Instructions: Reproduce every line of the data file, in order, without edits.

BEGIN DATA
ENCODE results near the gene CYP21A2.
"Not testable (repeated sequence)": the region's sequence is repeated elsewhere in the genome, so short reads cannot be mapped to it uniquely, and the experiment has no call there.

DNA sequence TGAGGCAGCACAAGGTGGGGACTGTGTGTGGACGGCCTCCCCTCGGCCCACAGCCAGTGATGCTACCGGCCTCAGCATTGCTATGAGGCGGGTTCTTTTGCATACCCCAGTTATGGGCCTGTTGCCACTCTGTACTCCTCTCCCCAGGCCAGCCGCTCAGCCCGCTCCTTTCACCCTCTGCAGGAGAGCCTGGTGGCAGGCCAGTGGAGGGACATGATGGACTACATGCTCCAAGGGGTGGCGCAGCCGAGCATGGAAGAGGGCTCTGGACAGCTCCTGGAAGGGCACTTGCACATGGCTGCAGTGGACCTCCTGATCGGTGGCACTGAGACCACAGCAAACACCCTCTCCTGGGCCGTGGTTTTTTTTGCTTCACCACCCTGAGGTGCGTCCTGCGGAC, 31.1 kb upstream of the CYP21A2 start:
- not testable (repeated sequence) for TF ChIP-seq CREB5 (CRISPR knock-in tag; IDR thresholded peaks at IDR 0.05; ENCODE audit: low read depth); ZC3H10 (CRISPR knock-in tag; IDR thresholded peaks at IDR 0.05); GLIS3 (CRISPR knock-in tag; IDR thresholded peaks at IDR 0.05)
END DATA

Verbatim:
ENCODE results near the gene CYP21A2.
"Not testable (repeated sequence)": the region's sequence is repeated elsewhere in the genome, so short reads cannot be mapped to it uniquely, and the experiment has no call there.

DNA sequence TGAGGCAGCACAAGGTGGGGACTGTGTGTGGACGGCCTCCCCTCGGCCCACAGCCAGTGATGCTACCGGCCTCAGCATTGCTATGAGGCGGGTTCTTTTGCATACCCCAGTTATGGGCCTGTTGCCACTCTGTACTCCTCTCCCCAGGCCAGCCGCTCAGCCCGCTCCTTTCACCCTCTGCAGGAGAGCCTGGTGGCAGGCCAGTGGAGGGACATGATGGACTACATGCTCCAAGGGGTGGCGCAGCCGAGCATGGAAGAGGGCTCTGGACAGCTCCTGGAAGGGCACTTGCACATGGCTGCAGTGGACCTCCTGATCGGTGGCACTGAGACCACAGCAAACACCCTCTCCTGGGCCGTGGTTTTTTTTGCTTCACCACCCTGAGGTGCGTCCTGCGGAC, 31.1 kb upstream of the CYP21A2 start:
- not testable (repeated sequence) for TF ChIP-seq CREB5 (CRISPR knock-in tag; IDR thresholded peaks at IDR 0.05; ENCODE audit: low read depth); ZC3H10 (CRISPR knock-in tag; IDR thresholded peaks at IDR 0.05); GLIS3 (CRISPR knock-in tag; IDR thresholded peaks at IDR 0.05)